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February 2007 Archives

February 2, 2007

Can We Get a Three State CheckBox in Java 7?

A lot of the blogging about swing has been about making things shiny, or spiffy, or even flashy. But how about adding some basic functionality that just about every look and feel except swing has: Three State CheckBoxes.

What kind of crazy talk is that? Check boxes are simple on-off switches, which can answer yes and no questions, like "I would like fries with that" and "Please send me spam." Yes, that is certainly the use case that check boxes were designed for, and by default should be how you could view them. But there are times where a simple yes or no could have yes and no, or and indeterminate answer. Major toolkits vary on how this is rendered,

Apple draws a dash:

At least one GTK theme draws a hash pattern

Windows Vista and XP draws a square:

The older Windows look draws a check with a hashed background:

Heck, even Version 3 of Cascading StyleSheets specifies and indeterminate checkbox! And they test for it too. (IE7 passes, Firefox fails, I'm just saying.)

There even exist written guidelines on how not to abuse them.

But wait, it gets crazier, if you dig into the XPStyle class of your src.zip (particularly in 5.0u8 or later) you will see that constants even exist for accessing the indeterminate checkbox. And it works, because I've done it.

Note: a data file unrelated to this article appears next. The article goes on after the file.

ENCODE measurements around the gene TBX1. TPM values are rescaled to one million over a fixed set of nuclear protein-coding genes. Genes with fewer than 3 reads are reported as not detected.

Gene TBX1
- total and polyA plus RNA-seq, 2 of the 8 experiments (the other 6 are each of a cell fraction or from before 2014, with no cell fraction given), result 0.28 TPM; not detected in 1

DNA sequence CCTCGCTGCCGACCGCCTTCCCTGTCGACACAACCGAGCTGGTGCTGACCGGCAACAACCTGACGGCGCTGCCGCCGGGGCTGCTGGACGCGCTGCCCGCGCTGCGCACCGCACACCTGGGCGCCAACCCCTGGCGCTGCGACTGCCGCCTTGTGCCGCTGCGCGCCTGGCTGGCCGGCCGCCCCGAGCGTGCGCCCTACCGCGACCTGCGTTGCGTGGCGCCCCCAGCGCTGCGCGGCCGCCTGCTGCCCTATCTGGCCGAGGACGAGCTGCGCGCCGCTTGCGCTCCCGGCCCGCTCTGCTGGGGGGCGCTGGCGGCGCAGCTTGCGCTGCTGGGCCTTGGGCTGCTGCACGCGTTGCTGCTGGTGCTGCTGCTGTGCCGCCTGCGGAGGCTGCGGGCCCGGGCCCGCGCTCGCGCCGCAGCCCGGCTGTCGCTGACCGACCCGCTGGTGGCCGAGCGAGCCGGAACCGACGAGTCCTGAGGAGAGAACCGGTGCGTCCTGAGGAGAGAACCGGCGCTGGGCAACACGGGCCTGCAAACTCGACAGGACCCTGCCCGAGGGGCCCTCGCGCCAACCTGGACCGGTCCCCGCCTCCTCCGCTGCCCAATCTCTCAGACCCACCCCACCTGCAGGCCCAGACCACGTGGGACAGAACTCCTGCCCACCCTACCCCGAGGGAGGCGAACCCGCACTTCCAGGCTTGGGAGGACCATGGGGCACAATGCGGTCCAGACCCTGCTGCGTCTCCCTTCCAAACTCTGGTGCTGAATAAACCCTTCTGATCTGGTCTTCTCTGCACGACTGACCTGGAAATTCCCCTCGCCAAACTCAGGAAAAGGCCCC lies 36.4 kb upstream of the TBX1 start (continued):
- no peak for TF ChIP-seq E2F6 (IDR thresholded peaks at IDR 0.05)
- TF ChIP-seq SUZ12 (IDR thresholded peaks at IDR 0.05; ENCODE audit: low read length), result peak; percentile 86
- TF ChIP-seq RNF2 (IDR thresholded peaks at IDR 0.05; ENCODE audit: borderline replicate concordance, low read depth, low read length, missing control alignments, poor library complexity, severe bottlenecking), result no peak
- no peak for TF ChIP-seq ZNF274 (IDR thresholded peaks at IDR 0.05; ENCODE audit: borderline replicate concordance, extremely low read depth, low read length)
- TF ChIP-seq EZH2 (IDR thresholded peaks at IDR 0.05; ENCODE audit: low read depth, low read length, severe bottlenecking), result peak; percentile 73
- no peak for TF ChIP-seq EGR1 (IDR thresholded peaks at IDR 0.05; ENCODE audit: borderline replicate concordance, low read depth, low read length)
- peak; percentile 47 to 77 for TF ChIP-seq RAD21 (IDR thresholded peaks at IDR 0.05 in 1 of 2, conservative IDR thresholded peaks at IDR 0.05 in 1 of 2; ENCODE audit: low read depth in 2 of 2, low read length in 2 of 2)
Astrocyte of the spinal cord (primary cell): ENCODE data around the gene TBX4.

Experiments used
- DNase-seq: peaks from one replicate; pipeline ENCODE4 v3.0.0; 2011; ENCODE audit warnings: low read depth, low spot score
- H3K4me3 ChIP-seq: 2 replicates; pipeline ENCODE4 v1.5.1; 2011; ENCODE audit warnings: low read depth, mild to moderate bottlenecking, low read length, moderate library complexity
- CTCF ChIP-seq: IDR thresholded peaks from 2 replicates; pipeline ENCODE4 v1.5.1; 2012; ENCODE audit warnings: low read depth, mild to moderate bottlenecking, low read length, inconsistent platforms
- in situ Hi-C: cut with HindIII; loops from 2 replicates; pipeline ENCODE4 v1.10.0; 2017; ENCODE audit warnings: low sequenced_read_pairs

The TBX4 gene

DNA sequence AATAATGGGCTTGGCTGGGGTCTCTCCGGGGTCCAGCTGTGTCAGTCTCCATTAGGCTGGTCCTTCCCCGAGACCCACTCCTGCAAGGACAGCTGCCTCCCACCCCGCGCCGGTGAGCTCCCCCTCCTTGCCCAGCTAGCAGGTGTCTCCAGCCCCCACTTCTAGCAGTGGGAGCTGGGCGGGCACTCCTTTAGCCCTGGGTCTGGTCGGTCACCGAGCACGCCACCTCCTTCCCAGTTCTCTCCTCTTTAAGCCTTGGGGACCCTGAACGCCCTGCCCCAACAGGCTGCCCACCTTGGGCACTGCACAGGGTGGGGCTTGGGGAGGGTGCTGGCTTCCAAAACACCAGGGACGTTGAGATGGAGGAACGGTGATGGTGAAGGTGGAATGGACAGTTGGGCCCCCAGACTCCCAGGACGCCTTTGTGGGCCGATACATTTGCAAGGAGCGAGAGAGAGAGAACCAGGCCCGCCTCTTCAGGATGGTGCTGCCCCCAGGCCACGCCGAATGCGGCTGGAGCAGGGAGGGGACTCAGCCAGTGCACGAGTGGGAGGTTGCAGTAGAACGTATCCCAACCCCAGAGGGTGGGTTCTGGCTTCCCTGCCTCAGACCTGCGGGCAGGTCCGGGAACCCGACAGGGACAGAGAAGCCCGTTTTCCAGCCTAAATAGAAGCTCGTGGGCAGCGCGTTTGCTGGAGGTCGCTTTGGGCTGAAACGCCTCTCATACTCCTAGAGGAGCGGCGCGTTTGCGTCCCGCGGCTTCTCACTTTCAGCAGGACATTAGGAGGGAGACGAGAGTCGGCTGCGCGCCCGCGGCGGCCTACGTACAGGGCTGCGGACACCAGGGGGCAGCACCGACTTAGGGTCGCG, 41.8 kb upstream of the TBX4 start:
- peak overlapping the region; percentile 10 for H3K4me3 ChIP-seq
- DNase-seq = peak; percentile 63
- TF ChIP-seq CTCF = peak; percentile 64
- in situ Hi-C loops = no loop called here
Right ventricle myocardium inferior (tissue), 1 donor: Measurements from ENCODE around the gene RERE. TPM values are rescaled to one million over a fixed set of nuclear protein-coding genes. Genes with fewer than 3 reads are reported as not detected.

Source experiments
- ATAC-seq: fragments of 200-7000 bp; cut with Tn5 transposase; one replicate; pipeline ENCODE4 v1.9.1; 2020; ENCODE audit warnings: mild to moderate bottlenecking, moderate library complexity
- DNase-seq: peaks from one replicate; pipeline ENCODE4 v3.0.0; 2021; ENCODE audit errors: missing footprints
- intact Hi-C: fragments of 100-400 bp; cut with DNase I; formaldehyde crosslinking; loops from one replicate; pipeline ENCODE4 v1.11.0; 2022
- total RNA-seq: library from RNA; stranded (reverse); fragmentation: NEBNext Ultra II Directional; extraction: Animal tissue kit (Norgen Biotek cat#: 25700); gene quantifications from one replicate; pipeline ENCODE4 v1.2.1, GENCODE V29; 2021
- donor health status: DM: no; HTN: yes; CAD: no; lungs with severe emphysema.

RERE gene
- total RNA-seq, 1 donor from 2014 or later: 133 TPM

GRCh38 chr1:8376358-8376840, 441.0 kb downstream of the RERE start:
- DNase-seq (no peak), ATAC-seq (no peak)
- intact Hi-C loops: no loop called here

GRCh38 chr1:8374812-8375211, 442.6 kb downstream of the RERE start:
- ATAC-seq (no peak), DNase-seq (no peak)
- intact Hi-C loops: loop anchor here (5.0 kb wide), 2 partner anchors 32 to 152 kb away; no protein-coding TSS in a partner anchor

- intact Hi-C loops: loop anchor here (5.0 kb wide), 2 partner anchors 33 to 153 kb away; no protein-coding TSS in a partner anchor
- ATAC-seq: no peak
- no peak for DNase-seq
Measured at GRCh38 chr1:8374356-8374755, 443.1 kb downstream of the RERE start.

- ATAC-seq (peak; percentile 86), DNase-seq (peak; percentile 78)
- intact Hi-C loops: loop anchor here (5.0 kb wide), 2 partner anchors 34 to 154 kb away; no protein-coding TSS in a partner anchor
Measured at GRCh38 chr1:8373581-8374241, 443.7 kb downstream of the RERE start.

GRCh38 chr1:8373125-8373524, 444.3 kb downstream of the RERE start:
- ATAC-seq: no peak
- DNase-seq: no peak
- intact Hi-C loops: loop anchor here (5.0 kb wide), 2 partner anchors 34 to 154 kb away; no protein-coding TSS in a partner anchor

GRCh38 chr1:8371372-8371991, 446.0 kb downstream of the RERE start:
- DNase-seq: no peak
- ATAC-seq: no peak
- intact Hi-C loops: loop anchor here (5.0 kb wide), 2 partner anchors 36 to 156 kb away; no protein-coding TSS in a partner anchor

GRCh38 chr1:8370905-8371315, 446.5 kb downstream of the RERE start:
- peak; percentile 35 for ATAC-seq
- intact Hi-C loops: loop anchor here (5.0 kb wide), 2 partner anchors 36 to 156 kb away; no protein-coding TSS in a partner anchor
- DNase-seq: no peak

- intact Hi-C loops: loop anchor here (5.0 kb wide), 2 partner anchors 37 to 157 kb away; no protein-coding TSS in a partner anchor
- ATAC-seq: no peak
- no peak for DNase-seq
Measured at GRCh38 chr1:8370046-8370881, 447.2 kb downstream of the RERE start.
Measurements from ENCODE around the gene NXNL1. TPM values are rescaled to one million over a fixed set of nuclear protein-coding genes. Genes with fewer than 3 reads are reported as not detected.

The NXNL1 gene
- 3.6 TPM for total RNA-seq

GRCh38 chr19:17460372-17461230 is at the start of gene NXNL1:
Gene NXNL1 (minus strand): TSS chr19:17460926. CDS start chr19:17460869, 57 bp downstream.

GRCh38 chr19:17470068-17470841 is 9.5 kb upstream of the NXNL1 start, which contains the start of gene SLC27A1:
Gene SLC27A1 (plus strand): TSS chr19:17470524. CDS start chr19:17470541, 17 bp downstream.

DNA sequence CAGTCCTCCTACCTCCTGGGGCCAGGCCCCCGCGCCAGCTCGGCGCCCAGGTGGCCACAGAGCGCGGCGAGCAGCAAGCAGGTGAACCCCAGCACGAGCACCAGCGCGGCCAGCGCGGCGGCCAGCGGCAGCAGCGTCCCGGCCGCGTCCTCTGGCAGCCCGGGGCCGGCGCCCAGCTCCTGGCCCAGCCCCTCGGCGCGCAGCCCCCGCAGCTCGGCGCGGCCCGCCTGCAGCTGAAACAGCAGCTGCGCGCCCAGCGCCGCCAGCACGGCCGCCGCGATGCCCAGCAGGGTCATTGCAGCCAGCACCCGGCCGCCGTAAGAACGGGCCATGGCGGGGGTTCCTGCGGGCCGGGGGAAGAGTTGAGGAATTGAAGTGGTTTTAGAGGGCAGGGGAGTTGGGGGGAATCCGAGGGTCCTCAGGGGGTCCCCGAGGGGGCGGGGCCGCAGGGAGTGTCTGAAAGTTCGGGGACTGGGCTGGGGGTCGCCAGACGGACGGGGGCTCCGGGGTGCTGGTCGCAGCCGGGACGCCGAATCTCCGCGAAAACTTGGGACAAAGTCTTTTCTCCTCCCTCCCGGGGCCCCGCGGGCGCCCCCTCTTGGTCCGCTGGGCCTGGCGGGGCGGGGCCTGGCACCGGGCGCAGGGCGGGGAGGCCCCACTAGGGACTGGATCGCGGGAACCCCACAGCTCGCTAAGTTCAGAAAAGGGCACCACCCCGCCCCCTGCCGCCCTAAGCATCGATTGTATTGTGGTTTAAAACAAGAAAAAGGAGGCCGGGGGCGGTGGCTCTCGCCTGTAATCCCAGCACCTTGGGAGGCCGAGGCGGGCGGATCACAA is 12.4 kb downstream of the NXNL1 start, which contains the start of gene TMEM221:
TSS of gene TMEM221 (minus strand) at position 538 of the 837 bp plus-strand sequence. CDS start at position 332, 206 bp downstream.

So, is there anything that a lowly developer like me can do to get this into Java 7? I mean other than hack at the swing code when it is released and show how it is done. Doesn't it need some JSR to be worked under?

February 7, 2007

Groovy vs. Cocoa: invoking a method on the main GUI thread

Todd Ditchendorf compares Cocoa and Java and C# when it comes to acessing the GUI thread in their respective GUI toolkit. He ranks the readability as Cocoa then Java then C#.

Here is the Cocoa version, is this readable?

//... inside class definition ...

- (void)doStuffOnWorkerThread {
    // ... do worker thread stuff, then...
    id arg = ...
    [self performSelectorOnMainThread:@selector(doStuffOnMainGUIThread:)

- (void)doStuffOnMainGUIThread:(id)arg {
    // update UI, etc...

If you are into brackets, self-referential code, name:value, operators as scope modifiers, and methods that look like e-mail addresses then Cocoa is for you. I prefer something more Groovy...

arg = ...

doInThread = {
   // update UI, etc...

SwingUtilities.invokeAndWait doInThread

Even groovier...

arg = ...

SwingUtilities.invokeAndWait {
   // update UI, etc...

February 14, 2007

Declarative GUIs in Java, Lysol for Code Smells

One of the complaints about Java Swing GUIs is not really about the platform per say. but is actually more about the tooling, standard or otherwise. The major lacking feature is a widely deployed declarative format for Declarative GUIs. This is pointed out quite clearly by one develper who left Java to code Cocoa apps.

It's not that there is a lack of a good GUI Design Tool. I could rave for days on end about NetBeans' Matisse builder and the new Group Layout. It provides for me a good balance between efficient visual layout and the ability to get into the code to tweak at it. The solution, guarded and non editable code blocks, was derided by Elliotte Rusty Harold as a code smell. I kind of have to agree with him.

So how do other platforms handle it? The C# portion of Visual Studio 2005 uses a new feature of C# called Partial Classes, basically it allows you to declare a class in two files. In the main file goes all of the user editable code and in a parallel file goes all the code that the GUI designer will smash, basically all the code that can go away after a billg or sjobs encounter.